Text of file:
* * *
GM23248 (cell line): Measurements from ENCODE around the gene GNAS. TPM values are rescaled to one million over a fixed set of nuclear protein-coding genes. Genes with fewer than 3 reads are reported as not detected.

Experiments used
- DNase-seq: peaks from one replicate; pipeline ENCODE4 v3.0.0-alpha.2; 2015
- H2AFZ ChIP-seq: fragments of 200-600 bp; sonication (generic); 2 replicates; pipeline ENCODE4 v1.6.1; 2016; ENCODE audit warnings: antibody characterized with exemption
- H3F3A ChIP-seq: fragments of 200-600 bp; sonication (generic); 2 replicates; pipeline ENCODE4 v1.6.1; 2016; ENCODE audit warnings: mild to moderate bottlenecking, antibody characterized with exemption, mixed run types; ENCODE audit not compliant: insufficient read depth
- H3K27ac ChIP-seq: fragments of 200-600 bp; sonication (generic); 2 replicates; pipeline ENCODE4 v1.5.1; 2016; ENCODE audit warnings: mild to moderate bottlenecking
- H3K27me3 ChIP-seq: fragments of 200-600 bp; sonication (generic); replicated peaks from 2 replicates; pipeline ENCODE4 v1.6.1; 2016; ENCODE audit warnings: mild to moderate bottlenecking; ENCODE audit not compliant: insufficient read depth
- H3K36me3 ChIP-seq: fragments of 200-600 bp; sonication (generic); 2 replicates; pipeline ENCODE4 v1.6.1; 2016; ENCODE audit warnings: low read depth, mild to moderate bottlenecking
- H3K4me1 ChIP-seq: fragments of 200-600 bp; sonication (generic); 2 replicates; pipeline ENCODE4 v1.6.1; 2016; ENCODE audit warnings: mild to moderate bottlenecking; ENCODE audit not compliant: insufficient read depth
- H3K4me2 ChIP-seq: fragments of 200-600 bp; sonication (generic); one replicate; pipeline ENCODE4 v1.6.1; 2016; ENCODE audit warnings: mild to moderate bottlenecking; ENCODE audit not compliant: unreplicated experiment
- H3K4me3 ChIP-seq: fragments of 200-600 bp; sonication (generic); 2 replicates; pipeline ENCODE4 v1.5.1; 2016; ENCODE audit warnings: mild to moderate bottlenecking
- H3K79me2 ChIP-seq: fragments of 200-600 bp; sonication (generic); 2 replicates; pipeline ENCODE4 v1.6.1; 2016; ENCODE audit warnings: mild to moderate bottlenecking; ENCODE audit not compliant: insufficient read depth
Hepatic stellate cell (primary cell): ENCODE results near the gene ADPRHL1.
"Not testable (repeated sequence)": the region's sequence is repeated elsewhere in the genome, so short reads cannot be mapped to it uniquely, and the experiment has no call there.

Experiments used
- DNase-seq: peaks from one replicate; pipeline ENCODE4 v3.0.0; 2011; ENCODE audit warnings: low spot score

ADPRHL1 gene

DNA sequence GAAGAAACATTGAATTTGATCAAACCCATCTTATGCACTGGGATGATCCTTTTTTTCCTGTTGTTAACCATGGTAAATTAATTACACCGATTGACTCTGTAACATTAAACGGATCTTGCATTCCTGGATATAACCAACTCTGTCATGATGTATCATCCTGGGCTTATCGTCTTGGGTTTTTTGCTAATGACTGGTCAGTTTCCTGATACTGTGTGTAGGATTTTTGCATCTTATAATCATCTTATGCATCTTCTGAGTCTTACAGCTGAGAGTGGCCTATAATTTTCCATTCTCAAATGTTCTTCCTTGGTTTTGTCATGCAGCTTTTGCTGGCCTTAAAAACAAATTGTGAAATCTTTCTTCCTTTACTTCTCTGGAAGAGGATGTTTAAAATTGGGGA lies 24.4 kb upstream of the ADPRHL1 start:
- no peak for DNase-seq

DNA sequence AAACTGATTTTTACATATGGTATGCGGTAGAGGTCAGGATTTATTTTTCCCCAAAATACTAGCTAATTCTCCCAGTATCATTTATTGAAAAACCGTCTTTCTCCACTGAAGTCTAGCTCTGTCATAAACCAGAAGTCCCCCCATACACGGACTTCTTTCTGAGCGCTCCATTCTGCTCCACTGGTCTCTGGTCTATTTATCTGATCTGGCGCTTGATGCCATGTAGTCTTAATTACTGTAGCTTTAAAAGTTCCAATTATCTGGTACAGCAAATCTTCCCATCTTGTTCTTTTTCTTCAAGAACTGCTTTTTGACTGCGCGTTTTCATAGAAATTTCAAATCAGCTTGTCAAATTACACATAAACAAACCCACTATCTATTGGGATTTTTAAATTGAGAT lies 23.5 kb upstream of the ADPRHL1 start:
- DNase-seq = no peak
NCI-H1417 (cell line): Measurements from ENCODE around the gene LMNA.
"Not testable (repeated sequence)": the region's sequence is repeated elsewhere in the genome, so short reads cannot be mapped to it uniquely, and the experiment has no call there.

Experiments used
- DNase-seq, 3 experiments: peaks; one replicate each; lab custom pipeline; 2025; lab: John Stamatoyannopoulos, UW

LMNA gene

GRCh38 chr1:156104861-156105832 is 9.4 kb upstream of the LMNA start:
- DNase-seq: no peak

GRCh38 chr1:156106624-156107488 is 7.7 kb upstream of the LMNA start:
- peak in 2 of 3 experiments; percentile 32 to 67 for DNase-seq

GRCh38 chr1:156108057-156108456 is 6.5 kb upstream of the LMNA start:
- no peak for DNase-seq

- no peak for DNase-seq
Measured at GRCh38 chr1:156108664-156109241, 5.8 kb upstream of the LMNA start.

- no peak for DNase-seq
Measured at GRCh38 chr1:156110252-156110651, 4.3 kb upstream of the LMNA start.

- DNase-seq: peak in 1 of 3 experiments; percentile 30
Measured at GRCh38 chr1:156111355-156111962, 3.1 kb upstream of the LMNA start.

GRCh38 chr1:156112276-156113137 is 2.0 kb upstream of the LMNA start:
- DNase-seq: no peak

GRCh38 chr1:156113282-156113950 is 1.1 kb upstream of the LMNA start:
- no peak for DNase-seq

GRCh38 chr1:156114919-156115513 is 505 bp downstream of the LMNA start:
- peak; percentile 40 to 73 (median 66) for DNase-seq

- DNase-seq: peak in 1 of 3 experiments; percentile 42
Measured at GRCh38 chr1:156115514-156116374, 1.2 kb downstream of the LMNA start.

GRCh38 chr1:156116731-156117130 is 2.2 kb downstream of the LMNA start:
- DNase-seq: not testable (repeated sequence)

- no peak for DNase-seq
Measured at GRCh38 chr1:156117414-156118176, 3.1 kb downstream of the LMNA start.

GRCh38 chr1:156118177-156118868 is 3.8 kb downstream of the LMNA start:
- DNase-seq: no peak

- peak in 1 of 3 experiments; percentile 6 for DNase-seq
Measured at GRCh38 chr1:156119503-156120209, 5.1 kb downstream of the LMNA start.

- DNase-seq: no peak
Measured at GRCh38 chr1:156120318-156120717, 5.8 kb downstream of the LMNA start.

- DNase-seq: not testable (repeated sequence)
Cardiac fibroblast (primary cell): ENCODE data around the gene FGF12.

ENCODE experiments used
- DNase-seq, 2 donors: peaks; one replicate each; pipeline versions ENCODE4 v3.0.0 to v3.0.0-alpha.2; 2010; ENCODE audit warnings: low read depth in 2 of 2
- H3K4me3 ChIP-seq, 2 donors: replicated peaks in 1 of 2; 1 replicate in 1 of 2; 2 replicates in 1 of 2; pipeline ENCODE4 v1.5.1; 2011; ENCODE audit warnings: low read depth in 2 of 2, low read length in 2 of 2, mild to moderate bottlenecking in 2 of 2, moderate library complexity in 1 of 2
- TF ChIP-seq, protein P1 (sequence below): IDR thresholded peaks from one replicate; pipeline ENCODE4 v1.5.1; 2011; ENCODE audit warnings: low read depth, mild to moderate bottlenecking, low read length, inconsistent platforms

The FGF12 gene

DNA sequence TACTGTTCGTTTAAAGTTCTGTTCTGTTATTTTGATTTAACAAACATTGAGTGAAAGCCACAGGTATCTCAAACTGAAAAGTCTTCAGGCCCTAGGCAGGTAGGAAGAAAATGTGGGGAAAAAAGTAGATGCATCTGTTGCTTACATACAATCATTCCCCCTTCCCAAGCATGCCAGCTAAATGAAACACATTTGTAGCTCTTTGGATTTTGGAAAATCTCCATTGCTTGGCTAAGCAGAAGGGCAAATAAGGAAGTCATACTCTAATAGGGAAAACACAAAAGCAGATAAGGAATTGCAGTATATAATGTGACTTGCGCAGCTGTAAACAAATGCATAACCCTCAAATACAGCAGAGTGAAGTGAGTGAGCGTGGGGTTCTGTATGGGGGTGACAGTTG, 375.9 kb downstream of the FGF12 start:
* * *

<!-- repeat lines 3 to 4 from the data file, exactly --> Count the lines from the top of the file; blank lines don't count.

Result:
- DNase-seq: peaks from one replicate; pipeline ENCODE4 v3.0.0-alpha.2; 2015
- H2AFZ ChIP-seq: fragments of 200-600 bp; sonication (generic); 2 replicates; pipeline ENCODE4 v1.6.1; 2016; ENCODE audit warnings: antibody characterized with exemption